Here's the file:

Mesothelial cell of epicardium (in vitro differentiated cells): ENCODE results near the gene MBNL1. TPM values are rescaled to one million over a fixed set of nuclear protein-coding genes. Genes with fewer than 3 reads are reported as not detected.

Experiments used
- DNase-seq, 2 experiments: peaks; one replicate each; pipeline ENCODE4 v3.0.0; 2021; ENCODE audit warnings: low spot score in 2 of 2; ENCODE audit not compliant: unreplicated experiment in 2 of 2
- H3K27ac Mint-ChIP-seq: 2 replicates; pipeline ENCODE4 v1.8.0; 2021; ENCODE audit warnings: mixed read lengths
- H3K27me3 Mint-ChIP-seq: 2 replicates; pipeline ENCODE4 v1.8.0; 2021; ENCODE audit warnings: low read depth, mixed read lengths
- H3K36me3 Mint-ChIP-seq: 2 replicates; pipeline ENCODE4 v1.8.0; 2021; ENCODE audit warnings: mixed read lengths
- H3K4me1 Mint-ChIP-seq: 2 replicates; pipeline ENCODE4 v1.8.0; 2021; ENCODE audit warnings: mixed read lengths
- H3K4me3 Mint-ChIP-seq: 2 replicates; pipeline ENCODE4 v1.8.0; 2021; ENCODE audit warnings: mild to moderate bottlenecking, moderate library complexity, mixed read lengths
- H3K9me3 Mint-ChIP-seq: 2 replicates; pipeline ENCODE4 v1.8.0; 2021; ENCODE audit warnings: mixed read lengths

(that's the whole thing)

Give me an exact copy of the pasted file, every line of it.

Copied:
Mesothelial cell of epicardium (in vitro differentiated cells): ENCODE results near the gene MBNL1. TPM values are rescaled to one million over a fixed set of nuclear protein-coding genes. Genes with fewer than 3 reads are reported as not detected.

Experiments used
- DNase-seq, 2 experiments: peaks; one replicate each; pipeline ENCODE4 v3.0.0; 2021; ENCODE audit warnings: low spot score in 2 of 2; ENCODE audit not compliant: unreplicated experiment in 2 of 2
- H3K27ac Mint-ChIP-seq: 2 replicates; pipeline ENCODE4 v1.8.0; 2021; ENCODE audit warnings: mixed read lengths
- H3K27me3 Mint-ChIP-seq: 2 replicates; pipeline ENCODE4 v1.8.0; 2021; ENCODE audit warnings: low read depth, mixed read lengths
- H3K36me3 Mint-ChIP-seq: 2 replicates; pipeline ENCODE4 v1.8.0; 2021; ENCODE audit warnings: mixed read lengths
- H3K4me1 Mint-ChIP-seq: 2 replicates; pipeline ENCODE4 v1.8.0; 2021; ENCODE audit warnings: mixed read lengths
- H3K4me3 Mint-ChIP-seq: 2 replicates; pipeline ENCODE4 v1.8.0; 2021; ENCODE audit warnings: mild to moderate bottlenecking, moderate library complexity, mixed read lengths
- H3K9me3 Mint-ChIP-seq: 2 replicates; pipeline ENCODE4 v1.8.0; 2021; ENCODE audit warnings: mixed read lengths